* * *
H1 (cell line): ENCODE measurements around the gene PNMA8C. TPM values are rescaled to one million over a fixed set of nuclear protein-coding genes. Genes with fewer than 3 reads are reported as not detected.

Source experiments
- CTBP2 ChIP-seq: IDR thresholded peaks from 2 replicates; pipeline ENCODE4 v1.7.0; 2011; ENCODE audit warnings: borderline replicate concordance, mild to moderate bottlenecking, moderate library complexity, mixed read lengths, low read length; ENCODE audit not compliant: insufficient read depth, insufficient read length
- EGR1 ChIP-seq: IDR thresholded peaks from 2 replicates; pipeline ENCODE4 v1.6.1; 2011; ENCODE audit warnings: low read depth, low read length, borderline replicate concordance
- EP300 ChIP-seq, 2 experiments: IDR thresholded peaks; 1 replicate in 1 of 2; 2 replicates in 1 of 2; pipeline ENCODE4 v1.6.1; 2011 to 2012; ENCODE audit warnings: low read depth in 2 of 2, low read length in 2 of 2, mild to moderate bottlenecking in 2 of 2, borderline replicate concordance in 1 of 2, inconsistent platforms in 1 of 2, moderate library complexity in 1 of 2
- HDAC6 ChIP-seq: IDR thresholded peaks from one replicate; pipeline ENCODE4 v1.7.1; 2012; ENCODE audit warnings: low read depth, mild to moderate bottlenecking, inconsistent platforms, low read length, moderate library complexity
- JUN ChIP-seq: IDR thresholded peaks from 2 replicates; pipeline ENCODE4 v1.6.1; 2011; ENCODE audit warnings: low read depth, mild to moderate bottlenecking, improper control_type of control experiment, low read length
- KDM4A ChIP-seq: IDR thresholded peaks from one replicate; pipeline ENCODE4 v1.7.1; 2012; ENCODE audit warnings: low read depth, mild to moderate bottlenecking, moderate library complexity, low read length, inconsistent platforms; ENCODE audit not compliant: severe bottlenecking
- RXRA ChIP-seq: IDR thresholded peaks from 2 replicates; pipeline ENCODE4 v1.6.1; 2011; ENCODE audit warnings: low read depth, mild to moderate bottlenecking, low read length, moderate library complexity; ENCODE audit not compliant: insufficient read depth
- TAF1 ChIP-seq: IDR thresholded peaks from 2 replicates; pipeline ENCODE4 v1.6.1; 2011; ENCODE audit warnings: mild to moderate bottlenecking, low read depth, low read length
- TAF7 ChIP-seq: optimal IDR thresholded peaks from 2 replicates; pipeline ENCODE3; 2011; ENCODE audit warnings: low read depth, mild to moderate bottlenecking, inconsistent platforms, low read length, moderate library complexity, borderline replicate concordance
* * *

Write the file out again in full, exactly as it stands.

H1 (cell line): ENCODE measurements around the gene PNMA8C. TPM values are rescaled to one million over a fixed set of nuclear protein-coding genes. Genes with fewer than 3 reads are reported as not detected.

Source experiments
- CTBP2 ChIP-seq: IDR thresholded peaks from 2 replicates; pipeline ENCODE4 v1.7.0; 2011; ENCODE audit warnings: borderline replicate concordance, mild to moderate bottlenecking, moderate library complexity, mixed read lengths, low read length; ENCODE audit not compliant: insufficient read depth, insufficient read length
- EGR1 ChIP-seq: IDR thresholded peaks from 2 replicates; pipeline ENCODE4 v1.6.1; 2011; ENCODE audit warnings: low read depth, low read length, borderline replicate concordance
- EP300 ChIP-seq, 2 experiments: IDR thresholded peaks; 1 replicate in 1 of 2; 2 replicates in 1 of 2; pipeline ENCODE4 v1.6.1; 2011 to 2012; ENCODE audit warnings: low read depth in 2 of 2, low read length in 2 of 2, mild to moderate bottlenecking in 2 of 2, borderline replicate concordance in 1 of 2, inconsistent platforms in 1 of 2, moderate library complexity in 1 of 2
- HDAC6 ChIP-seq: IDR thresholded peaks from one replicate; pipeline ENCODE4 v1.7.1; 2012; ENCODE audit warnings: low read depth, mild to moderate bottlenecking, inconsistent platforms, low read length, moderate library complexity
- JUN ChIP-seq: IDR thresholded peaks from 2 replicates; pipeline ENCODE4 v1.6.1; 2011; ENCODE audit warnings: low read depth, mild to moderate bottlenecking, improper control_type of control experiment, low read length
- KDM4A ChIP-seq: IDR thresholded peaks from one replicate; pipeline ENCODE4 v1.7.1; 2012; ENCODE audit warnings: low read depth, mild to moderate bottlenecking, moderate library complexity, low read length, inconsistent platforms; ENCODE audit not compliant: severe bottlenecking
- RXRA ChIP-seq: IDR thresholded peaks from 2 replicates; pipeline ENCODE4 v1.6.1; 2011; ENCODE audit warnings: low read depth, mild to moderate bottlenecking, low read length, moderate library complexity; ENCODE audit not compliant: insufficient read depth
- TAF1 ChIP-seq: IDR thresholded peaks from 2 replicates; pipeline ENCODE4 v1.6.1; 2011; ENCODE audit warnings: mild to moderate bottlenecking, low read depth, low read length
- TAF7 ChIP-seq: optimal IDR thresholded peaks from 2 replicates; pipeline ENCODE3; 2011; ENCODE audit warnings: low read depth, mild to moderate bottlenecking, inconsistent platforms, low read length, moderate library complexity, borderline replicate concordance